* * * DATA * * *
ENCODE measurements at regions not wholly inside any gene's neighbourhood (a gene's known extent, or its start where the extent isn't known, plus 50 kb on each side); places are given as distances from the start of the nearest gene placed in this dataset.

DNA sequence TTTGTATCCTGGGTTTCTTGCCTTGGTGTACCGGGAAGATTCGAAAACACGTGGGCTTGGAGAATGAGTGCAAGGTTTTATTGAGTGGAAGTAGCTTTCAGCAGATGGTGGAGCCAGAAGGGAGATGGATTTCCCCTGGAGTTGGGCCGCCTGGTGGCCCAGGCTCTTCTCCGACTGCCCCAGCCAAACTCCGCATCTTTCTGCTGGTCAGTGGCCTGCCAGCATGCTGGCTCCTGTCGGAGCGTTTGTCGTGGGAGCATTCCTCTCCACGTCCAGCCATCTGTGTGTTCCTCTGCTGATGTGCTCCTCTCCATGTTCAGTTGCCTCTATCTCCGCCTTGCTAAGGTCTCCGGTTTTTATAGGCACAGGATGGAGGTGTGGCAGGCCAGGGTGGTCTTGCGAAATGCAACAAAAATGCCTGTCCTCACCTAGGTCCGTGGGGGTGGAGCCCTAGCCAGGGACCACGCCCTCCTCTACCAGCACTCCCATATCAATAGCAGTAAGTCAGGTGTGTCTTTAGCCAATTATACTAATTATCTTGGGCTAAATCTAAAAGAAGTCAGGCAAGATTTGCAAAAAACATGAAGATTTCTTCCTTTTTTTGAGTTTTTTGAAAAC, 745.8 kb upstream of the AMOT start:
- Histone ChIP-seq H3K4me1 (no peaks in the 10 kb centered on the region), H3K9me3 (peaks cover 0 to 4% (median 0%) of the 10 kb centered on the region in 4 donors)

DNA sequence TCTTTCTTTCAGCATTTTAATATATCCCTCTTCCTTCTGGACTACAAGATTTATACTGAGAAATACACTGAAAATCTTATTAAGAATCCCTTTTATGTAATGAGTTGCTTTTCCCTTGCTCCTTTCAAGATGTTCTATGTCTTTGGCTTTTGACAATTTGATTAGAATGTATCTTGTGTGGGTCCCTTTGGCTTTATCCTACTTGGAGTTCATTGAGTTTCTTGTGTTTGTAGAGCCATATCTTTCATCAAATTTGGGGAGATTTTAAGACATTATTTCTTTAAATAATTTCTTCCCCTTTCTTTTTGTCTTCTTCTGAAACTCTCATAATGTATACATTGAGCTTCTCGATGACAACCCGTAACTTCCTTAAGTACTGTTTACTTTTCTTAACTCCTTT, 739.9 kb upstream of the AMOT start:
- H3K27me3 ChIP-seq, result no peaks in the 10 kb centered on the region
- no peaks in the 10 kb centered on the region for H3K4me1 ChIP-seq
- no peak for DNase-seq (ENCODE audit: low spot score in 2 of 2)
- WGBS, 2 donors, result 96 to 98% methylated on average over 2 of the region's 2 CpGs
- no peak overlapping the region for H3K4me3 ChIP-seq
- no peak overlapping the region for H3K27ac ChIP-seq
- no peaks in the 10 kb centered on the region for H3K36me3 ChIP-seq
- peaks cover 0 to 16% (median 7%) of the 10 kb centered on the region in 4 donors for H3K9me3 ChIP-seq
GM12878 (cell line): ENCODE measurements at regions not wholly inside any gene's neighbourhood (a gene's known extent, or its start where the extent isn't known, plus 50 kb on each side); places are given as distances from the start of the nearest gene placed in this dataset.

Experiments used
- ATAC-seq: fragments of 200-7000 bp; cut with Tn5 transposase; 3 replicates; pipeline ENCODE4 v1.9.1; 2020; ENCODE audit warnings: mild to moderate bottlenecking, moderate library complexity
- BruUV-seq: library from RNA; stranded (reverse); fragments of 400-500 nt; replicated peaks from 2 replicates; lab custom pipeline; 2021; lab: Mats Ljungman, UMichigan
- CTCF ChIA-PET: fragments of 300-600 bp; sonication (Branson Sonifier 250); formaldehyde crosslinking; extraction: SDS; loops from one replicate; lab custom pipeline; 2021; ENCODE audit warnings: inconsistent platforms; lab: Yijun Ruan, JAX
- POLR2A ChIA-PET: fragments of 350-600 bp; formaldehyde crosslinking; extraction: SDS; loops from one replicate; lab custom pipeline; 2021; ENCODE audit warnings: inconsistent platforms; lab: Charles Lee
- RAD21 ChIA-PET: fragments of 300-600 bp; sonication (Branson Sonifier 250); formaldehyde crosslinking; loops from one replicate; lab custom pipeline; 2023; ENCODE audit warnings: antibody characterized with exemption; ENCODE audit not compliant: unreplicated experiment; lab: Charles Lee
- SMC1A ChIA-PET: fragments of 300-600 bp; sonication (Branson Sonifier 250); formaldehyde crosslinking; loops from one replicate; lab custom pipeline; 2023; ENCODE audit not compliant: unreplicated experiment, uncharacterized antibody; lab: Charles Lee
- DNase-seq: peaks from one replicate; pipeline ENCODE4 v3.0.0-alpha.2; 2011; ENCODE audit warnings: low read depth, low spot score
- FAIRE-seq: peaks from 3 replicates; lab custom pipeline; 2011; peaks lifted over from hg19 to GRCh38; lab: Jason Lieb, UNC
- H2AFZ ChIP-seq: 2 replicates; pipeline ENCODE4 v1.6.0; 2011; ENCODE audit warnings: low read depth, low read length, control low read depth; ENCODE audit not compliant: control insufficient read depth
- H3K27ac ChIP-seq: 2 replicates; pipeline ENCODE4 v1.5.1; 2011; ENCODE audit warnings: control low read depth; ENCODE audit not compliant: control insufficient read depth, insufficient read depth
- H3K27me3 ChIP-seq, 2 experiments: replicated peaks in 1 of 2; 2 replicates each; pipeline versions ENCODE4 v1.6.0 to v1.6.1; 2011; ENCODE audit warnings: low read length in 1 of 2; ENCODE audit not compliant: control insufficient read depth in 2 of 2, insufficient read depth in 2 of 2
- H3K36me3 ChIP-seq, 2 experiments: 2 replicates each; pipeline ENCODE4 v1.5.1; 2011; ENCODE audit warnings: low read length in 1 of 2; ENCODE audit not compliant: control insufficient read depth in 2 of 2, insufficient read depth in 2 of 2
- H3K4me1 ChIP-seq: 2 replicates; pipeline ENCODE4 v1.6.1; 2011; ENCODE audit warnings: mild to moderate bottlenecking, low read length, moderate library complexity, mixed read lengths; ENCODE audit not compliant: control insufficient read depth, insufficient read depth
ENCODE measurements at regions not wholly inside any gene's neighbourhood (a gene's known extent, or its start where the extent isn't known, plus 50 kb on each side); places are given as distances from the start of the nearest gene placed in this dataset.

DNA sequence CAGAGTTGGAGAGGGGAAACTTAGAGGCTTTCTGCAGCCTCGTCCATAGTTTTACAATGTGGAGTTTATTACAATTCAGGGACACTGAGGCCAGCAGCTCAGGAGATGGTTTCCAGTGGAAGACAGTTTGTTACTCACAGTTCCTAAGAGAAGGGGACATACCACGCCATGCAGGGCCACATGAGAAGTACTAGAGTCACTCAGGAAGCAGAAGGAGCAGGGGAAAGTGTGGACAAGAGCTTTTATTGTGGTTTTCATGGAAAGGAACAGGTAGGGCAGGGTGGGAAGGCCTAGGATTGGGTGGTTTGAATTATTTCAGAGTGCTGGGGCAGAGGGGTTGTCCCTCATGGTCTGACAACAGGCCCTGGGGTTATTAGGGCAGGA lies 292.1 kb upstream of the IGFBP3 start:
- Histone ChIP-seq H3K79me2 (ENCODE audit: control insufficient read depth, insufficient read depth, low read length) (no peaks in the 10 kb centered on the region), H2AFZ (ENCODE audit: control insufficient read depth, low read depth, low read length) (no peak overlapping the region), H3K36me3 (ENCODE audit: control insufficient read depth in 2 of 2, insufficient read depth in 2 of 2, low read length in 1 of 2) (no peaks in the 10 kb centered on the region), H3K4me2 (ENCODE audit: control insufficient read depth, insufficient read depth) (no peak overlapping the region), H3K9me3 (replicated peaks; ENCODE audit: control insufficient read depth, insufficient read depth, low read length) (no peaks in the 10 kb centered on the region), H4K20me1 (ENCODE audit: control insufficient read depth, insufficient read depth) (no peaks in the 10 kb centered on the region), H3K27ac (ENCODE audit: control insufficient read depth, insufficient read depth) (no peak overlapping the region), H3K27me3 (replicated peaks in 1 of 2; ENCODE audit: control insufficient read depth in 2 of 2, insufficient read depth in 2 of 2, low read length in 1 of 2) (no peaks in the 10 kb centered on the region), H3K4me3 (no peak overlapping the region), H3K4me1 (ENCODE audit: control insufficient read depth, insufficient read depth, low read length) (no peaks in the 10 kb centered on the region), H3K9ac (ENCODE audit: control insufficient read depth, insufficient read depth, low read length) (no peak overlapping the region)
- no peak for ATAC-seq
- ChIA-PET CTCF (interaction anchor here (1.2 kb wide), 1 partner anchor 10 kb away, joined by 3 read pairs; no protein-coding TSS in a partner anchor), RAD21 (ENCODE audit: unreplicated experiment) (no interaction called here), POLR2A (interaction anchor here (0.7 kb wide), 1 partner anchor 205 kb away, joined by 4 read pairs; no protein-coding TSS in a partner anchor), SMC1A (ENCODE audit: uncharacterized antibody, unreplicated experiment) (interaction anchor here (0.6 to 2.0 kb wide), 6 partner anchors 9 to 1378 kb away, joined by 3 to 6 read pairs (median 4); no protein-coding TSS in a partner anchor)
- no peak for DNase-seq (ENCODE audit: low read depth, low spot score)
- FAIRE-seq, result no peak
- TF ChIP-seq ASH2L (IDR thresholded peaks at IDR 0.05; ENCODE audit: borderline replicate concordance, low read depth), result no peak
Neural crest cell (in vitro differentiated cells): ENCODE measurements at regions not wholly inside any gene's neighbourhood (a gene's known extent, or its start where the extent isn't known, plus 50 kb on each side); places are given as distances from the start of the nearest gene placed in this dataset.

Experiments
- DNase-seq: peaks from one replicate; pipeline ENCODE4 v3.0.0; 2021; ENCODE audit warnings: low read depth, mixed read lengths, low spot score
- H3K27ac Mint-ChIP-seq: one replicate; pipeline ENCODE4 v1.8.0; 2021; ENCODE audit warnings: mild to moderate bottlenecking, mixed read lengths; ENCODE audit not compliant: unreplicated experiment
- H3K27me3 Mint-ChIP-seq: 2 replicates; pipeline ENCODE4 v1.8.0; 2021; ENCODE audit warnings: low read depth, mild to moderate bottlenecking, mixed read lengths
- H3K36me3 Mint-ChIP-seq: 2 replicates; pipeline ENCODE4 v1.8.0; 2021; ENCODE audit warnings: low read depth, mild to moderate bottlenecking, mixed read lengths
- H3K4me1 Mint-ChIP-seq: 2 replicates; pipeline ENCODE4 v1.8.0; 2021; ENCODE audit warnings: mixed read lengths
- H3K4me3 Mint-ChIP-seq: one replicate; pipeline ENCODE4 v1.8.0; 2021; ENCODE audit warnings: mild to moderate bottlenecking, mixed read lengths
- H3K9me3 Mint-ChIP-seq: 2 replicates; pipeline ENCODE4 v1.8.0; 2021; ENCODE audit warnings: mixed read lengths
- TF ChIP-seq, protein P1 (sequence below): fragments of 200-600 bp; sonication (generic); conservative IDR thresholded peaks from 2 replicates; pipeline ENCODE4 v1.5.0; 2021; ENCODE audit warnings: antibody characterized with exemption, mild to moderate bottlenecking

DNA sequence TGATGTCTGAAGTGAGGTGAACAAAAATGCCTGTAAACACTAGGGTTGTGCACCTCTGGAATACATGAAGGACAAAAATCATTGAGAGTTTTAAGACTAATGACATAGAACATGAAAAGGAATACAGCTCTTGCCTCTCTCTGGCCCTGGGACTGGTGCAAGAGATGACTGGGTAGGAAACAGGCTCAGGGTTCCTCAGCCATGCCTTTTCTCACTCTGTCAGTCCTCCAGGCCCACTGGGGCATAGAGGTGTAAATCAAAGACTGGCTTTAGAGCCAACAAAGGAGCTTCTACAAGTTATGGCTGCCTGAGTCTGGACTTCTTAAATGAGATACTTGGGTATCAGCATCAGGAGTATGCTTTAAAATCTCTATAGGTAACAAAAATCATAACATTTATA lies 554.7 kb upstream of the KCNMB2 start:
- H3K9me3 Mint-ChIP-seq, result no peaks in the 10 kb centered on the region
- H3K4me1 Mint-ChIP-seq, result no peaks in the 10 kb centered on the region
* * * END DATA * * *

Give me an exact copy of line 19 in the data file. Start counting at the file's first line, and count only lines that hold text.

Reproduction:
- RAD21 ChIA-PET: fragments of 300-600 bp; sonication (Branson Sonifier 250); formaldehyde crosslinking; loops from one replicate; lab custom pipeline; 2023; ENCODE audit warnings: antibody characterized with exemption; ENCODE audit not compliant: unreplicated experiment; lab: Charles Lee